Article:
… was a coffee colored dress from ASOS online, an LK Bennett cardie in royal blue (how apt) and, in an unconscious nod to my roots, a crumbly leather jacket from Manhattan’s lower East Side, once the schmatta center of the universe.

You could think of it as something old, something new, something net-bought, something blue, because I was feeling pretty solemn and ceremonial about this interview. It was the last stage of my UK citizenship process, a final test before they’d give me a passport.

I became a British citizen — a Britizen — a few years ago. It was a real business getting that done and I stalled on applying for a UK passport because that was going to be another to-do. I’d have to hand over my American passport. I’d get it back, but it was a creepy idea, the symbol of my American citizenship disappearing for an unknown period of time, keeping me caged in Britain while it was gone. I finally got round to it last month, mailed everything off: the forms, my U.S. passport, the little photograph — the one that makes me look like someone who used to be presentable before she discovered crystal meth. Two weeks later, I got a phone call asking me to report for an interview at HM Passport Office.

They wanted to conduct an identity check.

The man on the other end of the line said, “Do you understand what this is about?”

“Um, you want to make sure I am who I say I am, that I’m me?” That’s what I said, but I was thinking: You’re doing this now? Isn’t it a bit late in the day? I mean, you already let me into the club, made me a citizen. I have the certificate to prove it, the one with the big royal seal at the top of the page.

We agreed on a day and time for the interview.

The passport office is in Peterborough, about an hour train ride from Cambridge. It’s a cross-country route through the fens, which, this time of year, are in riotous bloom. Green marshes, fields of loamy earth, acres of eye-blinding rapeseed and those low, twisted trees you see in Constable paintings. Halfway there, Ely Cathedral rises majestically over a housing development and everywhere you look there are waterways – the insane and brilliant system of canals and locks that keeps East Anglia from being swallowed up by the sea.

I looked out at all this water and greenery and thought, I’m a citizen, this belongs to me as much as anyone, and it occurred to me I was probably the only person on the train thinking about that, the idea of pride of place. But that’s what it’s like when you’re an immigrant; you jump through so many hoops in order to belong that you don’t let yourself take it for granted. You’re always a little grateful, like someone who’s lucked into a great second marriage. (Not, of course, that there was or is anything wrong with my first marriage, to America; we’re still together, thank you very much.)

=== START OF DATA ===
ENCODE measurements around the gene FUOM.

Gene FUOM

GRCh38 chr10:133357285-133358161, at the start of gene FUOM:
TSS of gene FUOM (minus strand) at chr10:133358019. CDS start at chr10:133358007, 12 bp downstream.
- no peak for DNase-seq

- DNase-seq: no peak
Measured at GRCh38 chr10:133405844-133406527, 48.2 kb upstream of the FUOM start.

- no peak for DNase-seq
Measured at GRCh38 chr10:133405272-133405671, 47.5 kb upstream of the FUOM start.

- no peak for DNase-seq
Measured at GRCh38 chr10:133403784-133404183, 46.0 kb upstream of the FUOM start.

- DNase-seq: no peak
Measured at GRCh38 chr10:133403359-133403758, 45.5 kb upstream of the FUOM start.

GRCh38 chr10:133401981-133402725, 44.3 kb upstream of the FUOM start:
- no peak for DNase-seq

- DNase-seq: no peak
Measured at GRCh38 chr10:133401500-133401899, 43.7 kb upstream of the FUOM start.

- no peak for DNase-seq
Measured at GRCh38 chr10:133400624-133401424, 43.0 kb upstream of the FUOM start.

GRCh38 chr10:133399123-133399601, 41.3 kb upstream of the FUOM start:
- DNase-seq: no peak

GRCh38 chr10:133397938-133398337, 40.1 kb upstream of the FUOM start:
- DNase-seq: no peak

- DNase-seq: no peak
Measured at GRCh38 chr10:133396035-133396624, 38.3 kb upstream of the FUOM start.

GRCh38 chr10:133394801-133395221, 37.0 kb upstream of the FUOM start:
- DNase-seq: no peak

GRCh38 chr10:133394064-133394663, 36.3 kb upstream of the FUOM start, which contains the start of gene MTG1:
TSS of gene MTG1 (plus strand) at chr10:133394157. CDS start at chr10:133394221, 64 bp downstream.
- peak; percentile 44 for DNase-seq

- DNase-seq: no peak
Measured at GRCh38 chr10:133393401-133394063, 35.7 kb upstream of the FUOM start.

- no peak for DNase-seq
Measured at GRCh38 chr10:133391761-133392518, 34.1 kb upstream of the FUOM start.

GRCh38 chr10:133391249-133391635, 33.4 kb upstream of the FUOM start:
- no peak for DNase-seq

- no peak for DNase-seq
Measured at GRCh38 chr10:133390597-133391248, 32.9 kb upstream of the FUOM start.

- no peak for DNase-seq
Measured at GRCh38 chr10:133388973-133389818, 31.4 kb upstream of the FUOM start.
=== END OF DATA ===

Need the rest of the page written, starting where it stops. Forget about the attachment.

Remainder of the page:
The man in the passport office seated me in a little booth, a countertop between us and said, what I’d already been asked over the phone, “Do you know why you’re here?” I gave him the same answer and then he got into it, a series of questions that seemed plucked out of the sky, that leapt from topic to topic: Where were your grandparents born? Where in Eastern Europe? Give me the names of the shops on either side of the post office where you mailed the passport application. Your father, what’s his life like? I kept saying, “Really? You want to know that?” and then I reminded myself, you’re not on a date with the guy, this is not the time to act mysterious, pick and choose what you want to say. Just tell him everything he needs to know.

So I did.

It got oddly emotional, because all mixed up with the bits and details dredged up from whatever wrinkle of my brain – he even asked me to describe the route I take when I bike into the center of Cambridge, every lane and alley I pass — I had to talk about why I’d come to Britain, what I’d left behind and how you go about creating an existence, constructing a world, in a new land. It turned into a conversation about the stuff of life, defining and marking it, which is actually the true meaning of ceremony.

After 20 minutes of this he shook my hand. Apparently I’d passed; her majesty had decided I was, in fact, me.

I got out of there and headed for the train station.

Peterborough is not attractive. There’s an important Gothic cathedral in the center of town, but the rest of the place has been stripped down and rebuilt according to the punishing standards of ‘70’s moderne, all flat glass storefronts and plastic signage. It’s also been pedestrianized in such a way that the main street is one long wind tunnel; the dress I was wearing turned out to be a terrible mistake, flapping wildly in the breeze and threatening to expose my undies to the general public. I had to clutch it as I ran to catch the 2:18 to Cambridge, not wanting to spend another hour in Peterborough. I managed to make it, and as I flung myself down I saw someone had left a Sainsbury bag on the empty seat across the aisle. It was full and bulging, the proverbial suspicious-looking unattended package. For the good of my country, a citizen acting in the interests of national security, I alerted the conductor. She thanked me, saying what a relief, she was really hungry. The bag contained her lunch, and she’d forgotten where she put it.

My UK passport arrived two days later, unceremoniously dropped through the letter box, the pages blank, the retina detection symbol on the front cover affirming that from now on I would enter the gates of Britain in the literal blink of an eye.